Al Fazl, 31 July & 3 August 1922
In its issue of 3 June 1922, the newspaper Wandsworth Burrough states:
“The Eid-ul-Fitr ceremony, which marks the end of the Islamic month of Ramadan, or the month of fasting, was celebrated at the Ahmadiyya Mosque in Southfields on Sunday. The congregational prayer was offered in the garden of the mosque at 11:30 pm and Maulvi Mubarak Ali Sahib BA BT, the imam of the mosque, delivered the sermon in English. In it, he explained the meaning of this event and the wisdom of the commandment of fasting in Islam. He also mentioned the Ahmadiyya Jamaat that its mission and purpose are to make Islam evergreen and spread it in the world.
“Around two hundred Muslims and non-Muslims from different regions of India, Afghanistan, Persia, Mesopotamia, Russia, Turkey, Egypt, East and West Africa, joined in celebrating this event. Among those present were the Minister of Afghanistan with his staff, the Foreign Minister of Turkey and his son, members of the Palestinian Arab delegation who are currently in London, Mr Jeevan Ji (East Africa), Mr TE Nelson Williamson, Barrister-at-Law (West Africa), Dr T Ahmad MB and Miss Muhammad Ali MB (India). There were many British women and distinguished people among the participants, among whom there were a lot of new Muslims. The attendees were treated with food and tea.” […]
Al Fazl, 3 August 1922
The well-known London’s newspaper Daily Telegraph in its issue of 6 June 1922 states:
“One of the many addresses received by the Prince of Wales during his visit to India was from the distinguished members of the Ahmadiyya Jamaat. This is a purely religious movement which was established in Punjab about 30 years ago. One of its major beliefs, which is based on the teaching of Islam, is that it will remain loyal to the government under which its members will have religious freedom. The members presenting this address have stated that since they have this real freedom under the Government of Great Britain, they cannot be disloyal to it.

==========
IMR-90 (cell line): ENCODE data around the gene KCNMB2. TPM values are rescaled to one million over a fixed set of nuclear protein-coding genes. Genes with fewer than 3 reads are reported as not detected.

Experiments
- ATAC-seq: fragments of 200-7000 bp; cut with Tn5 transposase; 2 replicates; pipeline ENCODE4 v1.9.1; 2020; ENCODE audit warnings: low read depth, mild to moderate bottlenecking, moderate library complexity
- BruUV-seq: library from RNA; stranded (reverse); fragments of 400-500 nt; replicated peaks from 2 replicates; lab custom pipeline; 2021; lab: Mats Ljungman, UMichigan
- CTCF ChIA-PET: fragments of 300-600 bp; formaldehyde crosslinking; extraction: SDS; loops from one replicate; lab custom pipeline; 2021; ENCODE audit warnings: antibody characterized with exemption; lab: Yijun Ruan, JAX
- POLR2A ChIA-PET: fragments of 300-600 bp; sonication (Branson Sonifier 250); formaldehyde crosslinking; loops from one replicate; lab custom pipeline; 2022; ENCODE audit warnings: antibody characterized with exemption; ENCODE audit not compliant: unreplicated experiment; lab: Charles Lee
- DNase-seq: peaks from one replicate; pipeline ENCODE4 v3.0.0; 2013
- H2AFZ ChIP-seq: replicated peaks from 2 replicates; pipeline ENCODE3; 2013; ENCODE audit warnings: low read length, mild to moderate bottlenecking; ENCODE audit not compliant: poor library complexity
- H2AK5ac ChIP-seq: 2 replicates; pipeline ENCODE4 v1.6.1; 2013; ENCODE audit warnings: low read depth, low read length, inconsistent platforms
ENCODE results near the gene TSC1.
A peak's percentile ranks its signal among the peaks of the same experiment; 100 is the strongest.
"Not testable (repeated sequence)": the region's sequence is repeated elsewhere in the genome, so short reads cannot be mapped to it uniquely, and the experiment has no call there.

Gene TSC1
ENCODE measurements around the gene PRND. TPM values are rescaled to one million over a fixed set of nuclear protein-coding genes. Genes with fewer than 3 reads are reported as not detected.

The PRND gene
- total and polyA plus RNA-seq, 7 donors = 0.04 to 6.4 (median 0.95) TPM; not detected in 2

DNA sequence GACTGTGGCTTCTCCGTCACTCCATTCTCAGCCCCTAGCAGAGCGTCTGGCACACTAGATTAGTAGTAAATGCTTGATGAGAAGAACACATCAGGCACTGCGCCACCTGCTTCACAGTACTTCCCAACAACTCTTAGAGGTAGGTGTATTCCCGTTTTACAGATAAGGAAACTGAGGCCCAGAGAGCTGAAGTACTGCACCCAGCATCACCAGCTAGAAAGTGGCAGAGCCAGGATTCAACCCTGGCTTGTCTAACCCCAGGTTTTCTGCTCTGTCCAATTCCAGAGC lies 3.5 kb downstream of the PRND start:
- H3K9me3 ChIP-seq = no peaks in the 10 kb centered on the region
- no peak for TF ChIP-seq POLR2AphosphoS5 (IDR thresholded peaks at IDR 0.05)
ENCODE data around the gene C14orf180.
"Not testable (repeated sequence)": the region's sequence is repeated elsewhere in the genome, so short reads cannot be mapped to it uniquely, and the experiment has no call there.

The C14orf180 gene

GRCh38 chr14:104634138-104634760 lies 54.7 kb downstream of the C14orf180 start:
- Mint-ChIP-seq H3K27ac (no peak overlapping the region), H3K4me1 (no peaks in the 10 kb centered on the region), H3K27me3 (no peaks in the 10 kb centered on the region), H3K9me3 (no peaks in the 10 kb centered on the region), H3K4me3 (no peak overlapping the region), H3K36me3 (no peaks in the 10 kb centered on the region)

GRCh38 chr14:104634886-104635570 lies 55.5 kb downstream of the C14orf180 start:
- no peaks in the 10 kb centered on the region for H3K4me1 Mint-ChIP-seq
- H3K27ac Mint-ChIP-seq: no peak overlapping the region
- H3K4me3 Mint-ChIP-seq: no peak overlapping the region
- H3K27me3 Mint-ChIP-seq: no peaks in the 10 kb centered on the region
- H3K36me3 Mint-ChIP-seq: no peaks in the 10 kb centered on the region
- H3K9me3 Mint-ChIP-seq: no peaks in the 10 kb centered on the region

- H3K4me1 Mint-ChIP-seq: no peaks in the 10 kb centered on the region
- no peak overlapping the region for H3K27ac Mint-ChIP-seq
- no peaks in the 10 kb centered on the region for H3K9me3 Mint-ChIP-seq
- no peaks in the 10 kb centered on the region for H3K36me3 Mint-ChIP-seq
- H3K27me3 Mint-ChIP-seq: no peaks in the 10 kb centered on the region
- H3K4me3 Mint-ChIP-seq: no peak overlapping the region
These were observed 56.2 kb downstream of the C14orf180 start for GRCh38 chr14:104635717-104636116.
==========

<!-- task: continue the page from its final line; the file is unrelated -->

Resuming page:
“It is written in the address that on the occasion of the visit of His Royal Highness to India, a book has been prepared. It contains the special teachings of the Ahmadiyya Jamaat, the purpose for the establishment of this Jamaat, its special features and distinguishing signs, and the brief historical accounts of the founder of the Jamaat. The Prince has been requested to accept this book as a gift from members of the Jamaat.
“The Prince, through his Chief Secretary, sent the following acknowledgement for the address and the book:
“No. 938 P.
“Prince of Wales Camp, India.
“GF De Montmorency,
“Chief Secretary to His Royal Highness, The Prince of Wales.
“To, Zulfikar Ali Khan, Additional Secretary,
Ahmadiyya Community, Qadian, Punjab.
Dated the 1 March 1922.
“I am commanded by His Royal Highness, the Prince of Wales, to acknowledge with thanks the address of welcome received from the members of the Ahmadiyya Community through the Government of the Punjab. His Royal Highness has read with interest the account given in the address of the origin of the Ahmadiyya movement and looks forward to reading the fuller history of the community in the very handsome volume presented to him by subscription among the members.
“His Royal Highness appreciates very warmly the loyal feeling, which has prompted so many thousands of your co-religionists to contribute towards this presentation and his pleasure in receiving this token of loyalty is the greater because he learns from His Excellency, the Governor of the Punjab that throughout the Great War and in the difficult times that followed the Ahmadiyya Community have been distinguished for a steadfast attitude of loyalty both towards the Throne and to the Empire. I am commanded to assure you that, in view of this record, the community may always count upon the warm regard of His Royal Highness.
“I have the honour to be,
“Your most obedient servant,
“Chief Secretary to His Royal Highness, the Prince of Wales.]”
[…] The newspaper then writes:
“It is further added that there is a branch of Ahmadiyya Jamaat in London and they have a mosque in Southfields, Melrose Road, where regular prayers are offered.”
Almost the same article has also been published in the Yorkshire Herald, an English newspaper.
(Translated by Al Hakam from the original Urdu in the 31 July and 3 August 1922 issue of Al Fazl)